• Lacks skills and knowledge

(These lists are from the small business class I took at DeVry/Keller University.)

As you can see, many of the reasons small businesses fail could have been avoided by making a business plan, which would have pointed out these issues long before they started. Of course, there’s always the unexpected, but at least you can minimize it.

Resources for business plans:

Additional Business Plan Considerations

Here are some additional considerations for the therapeutic riding program business plan that may not be mentioned in regular business plans. This is also a good list for taking stock of your resources to determine whether you are even able to start a program.

  • Paperwork
    • Whether to become a PATH Intl. Certified Instructors or not
    • Whether to become a PATH Intl. Accredited Center or not
    • Whether to be a Non-profit or For-profit (LLC or Sole Proprietor)
      • For-profit = make money by selling a product directly to the customer (no access to grants and donations). Fees must be able to pay for services, preferably with a profit. Concerns are cash flow, financing, employees, and marketing.
      • Non-profit = make money from a variety of sources separate from the customer (grants, tax-deductible donations, etc). Concerns are the board, fundraising, volunteers, public relations, and staffing.
      • talk to your accountant or lawyer
      • talk to other directors of each kind about their experiences.
    • What state licenses you need
    • What insurance you need
    • What forms and signs you need – some states require specific warning signage and forms regarding equine liability
  • Logistics
    • Facilities – own, lease, or partner with an established public or TR program; safety, accessibility, bathrooms, seating, stalls, turnout, shelter; whether it allows year round or seasonal programs
    • Equipment – mounting blocks, ramps, cones, poles, buckets, balls, toys, helmets, safety stirrups, gait belts
    • Horses – do you have them? How will you get them? How will you train them?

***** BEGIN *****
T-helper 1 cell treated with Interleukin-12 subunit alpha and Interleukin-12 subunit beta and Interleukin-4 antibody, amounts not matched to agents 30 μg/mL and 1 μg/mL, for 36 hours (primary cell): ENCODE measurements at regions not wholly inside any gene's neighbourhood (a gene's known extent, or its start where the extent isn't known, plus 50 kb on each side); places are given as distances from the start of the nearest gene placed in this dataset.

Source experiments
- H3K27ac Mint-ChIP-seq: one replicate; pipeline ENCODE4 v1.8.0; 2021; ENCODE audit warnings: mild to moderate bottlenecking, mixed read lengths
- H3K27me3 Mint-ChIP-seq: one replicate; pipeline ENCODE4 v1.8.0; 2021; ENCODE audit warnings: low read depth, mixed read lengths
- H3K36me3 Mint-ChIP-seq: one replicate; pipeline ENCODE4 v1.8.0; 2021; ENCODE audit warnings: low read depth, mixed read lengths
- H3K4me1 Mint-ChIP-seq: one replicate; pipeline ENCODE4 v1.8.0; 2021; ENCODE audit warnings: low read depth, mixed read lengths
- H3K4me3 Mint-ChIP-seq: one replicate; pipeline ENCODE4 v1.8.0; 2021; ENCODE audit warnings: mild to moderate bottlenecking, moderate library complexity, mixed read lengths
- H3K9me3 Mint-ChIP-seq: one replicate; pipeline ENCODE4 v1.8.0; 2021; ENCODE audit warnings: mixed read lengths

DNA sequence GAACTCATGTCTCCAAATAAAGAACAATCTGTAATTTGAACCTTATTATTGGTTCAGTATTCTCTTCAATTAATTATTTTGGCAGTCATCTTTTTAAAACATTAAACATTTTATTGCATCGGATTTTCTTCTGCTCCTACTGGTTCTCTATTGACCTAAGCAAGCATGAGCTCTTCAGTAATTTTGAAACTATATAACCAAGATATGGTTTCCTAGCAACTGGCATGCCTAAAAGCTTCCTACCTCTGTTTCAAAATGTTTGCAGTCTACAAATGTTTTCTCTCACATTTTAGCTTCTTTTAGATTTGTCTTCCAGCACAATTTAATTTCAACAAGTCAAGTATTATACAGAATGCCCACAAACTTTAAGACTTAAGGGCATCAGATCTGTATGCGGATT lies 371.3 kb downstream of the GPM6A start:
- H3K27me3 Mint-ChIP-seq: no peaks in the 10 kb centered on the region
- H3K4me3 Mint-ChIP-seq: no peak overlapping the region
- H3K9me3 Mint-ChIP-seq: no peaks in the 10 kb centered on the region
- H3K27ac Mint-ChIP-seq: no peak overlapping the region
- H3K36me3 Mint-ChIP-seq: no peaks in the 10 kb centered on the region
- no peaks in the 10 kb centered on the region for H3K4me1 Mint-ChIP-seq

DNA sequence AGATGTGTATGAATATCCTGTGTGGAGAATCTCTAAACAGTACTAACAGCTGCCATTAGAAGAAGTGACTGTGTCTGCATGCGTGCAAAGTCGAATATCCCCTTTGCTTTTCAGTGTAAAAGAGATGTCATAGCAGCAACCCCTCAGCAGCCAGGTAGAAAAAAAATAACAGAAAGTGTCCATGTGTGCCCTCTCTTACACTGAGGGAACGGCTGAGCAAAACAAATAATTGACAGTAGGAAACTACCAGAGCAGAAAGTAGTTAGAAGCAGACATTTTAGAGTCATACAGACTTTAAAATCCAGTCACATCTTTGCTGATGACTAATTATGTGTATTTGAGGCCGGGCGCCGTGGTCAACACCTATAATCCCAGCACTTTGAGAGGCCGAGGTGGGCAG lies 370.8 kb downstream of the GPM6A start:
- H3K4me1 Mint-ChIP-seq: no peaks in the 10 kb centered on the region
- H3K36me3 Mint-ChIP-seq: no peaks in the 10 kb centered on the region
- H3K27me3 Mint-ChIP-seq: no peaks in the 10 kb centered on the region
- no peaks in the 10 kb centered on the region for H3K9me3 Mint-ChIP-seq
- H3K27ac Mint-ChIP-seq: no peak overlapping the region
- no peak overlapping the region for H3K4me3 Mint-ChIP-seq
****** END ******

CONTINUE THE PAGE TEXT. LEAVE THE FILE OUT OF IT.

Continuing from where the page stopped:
• Owning – can cost more, have to find homes when they’re done with their job
      • Leasing – less overhead, goes back to the original owner when they’re one with their job, owner may be able to take the horse away whenever they want
    • Instructors – just you? Hire more? Requirements?
  • Start up Costs & Continued Funding
    • Marketing – website, booths at equestrian events and volunteer fairs
    • Connections/Networking – meet with local equine groups and community members to gain support for your program
    • For non-profits: Grants, Sponsorships, Host special events, Donations and discounts
    • For for-profits: outside individuals can start a non-profit scholarship fund that accepts donations and pays the fees for accepted riders
    • Fundraising ideas from a PATH Conference Seminar
  • Management
    • Rider recruitment – school leaders, doctor and therapy offices and practitioners, booths, flyers at supply stores, host and open house
    • Volunteer recruitment – are there enough capable volunteers in the area? (strong enough, fit enough, etc.) flyers at churches, schools, community centers; booth at volunteer fairs; friends and family; post an ad in the newspaper or local volunteer websites
    • Your capabilities – are you more a teacher than a manager? Can you handle running a business? Are you able to hire the right people or find the right volunteers to help you do the things you can’t do?

5. Get started!

Now that you have a plan, you should see what your first steps are. I’m not much help here, but I’d think it would be registering your business or non-profit. I would also say finding the right people and gathering them around you to help!

6. Start small then expand as able.

The Life Cycle of a Business

  1. Start Up
  2. Rapid Growth
  3. Maturity
  4. Grow, Sustain, or Decline

Start small and be smart. Maybe grow, or maybe don’t. When it’s time to grow, educate yourself, because growing is a very different thing than starting up a business. Some people are best at starting businesses, some people are best at growing them, and some people can do both. Know yourself and your limits. Maybe your program grows and you go back to teaching, letting someone with more business experience take over. Or maybe you stay small and within the limits of how much you can handle. Of course, you should have already thought about this in your business plan when you dreamed about the future, and determined exit strategies!

Lastly, check out my blog post about Program Sustainability Concepts and the presentation it’s based on, which I highly recommend watching if you’re starting a program!

The End!

Readers who have started your own programs – please share anything you’d like to add! What helped you most? Where did you find support?

Sources

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Note: This is not professional advice, this is a blog. I am not liable for what you do with or how you use this information. The activities explained in this blog may not be fit for every rider, riding instructor, or riding center depending on their current condition and resources. Use your best personal judgement!